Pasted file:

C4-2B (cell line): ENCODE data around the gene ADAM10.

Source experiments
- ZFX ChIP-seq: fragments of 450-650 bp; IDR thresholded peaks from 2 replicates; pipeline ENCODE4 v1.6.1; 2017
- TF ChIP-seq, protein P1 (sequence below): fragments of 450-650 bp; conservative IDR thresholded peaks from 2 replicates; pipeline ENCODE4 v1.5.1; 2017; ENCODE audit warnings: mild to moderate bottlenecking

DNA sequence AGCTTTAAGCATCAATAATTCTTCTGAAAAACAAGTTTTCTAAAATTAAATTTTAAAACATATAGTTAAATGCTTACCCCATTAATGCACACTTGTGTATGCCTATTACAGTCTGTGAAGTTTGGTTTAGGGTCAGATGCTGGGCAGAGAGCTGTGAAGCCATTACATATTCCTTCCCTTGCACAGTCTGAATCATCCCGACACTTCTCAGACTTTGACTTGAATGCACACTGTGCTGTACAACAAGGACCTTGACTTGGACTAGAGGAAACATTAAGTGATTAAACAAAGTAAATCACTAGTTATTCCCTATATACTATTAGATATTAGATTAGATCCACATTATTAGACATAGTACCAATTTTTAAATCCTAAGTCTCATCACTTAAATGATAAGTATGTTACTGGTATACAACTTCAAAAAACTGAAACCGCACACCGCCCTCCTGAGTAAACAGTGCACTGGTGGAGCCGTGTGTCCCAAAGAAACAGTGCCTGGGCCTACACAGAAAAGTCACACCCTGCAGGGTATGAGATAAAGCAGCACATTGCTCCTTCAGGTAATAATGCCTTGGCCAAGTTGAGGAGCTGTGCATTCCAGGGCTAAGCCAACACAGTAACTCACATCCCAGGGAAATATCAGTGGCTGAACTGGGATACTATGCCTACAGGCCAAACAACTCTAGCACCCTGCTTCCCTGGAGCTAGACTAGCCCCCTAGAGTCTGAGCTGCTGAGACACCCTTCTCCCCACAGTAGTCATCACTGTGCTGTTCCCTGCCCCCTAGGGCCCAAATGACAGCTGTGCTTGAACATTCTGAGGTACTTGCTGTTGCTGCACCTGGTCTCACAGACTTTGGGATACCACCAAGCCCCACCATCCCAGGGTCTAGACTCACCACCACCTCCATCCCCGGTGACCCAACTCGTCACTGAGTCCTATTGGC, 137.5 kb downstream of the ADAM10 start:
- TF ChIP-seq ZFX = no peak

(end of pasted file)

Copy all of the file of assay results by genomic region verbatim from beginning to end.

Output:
C4-2B (cell line): ENCODE data around the gene ADAM10.

Source experiments
- ZFX ChIP-seq: fragments of 450-650 bp; IDR thresholded peaks from 2 replicates; pipeline ENCODE4 v1.6.1; 2017
- TF ChIP-seq, protein P1 (sequence below): fragments of 450-650 bp; conservative IDR thresholded peaks from 2 replicates; pipeline ENCODE4 v1.5.1; 2017; ENCODE audit warnings: mild to moderate bottlenecking

DNA sequence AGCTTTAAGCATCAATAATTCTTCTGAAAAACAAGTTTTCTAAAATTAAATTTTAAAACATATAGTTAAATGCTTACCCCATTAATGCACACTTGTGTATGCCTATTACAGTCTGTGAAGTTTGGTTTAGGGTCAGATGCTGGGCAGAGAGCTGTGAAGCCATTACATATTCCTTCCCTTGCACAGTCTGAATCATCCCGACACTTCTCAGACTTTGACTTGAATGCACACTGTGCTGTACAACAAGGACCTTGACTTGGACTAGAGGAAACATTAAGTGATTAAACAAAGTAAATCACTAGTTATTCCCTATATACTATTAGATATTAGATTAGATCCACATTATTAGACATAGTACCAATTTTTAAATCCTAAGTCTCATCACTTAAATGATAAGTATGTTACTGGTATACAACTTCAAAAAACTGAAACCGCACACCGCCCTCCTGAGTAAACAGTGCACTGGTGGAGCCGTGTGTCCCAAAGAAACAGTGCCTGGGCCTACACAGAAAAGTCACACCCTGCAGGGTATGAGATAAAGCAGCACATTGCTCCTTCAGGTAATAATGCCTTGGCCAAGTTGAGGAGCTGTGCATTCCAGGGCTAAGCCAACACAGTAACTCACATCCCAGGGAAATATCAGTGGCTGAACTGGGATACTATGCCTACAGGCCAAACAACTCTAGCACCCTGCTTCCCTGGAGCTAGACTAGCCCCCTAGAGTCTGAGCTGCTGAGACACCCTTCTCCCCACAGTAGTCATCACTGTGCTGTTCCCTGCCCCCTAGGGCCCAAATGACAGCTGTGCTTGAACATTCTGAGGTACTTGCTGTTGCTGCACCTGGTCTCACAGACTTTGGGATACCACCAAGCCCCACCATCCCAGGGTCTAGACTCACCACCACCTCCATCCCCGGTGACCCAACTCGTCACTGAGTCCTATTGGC, 137.5 kb downstream of the ADAM10 start:
- TF ChIP-seq ZFX = no peak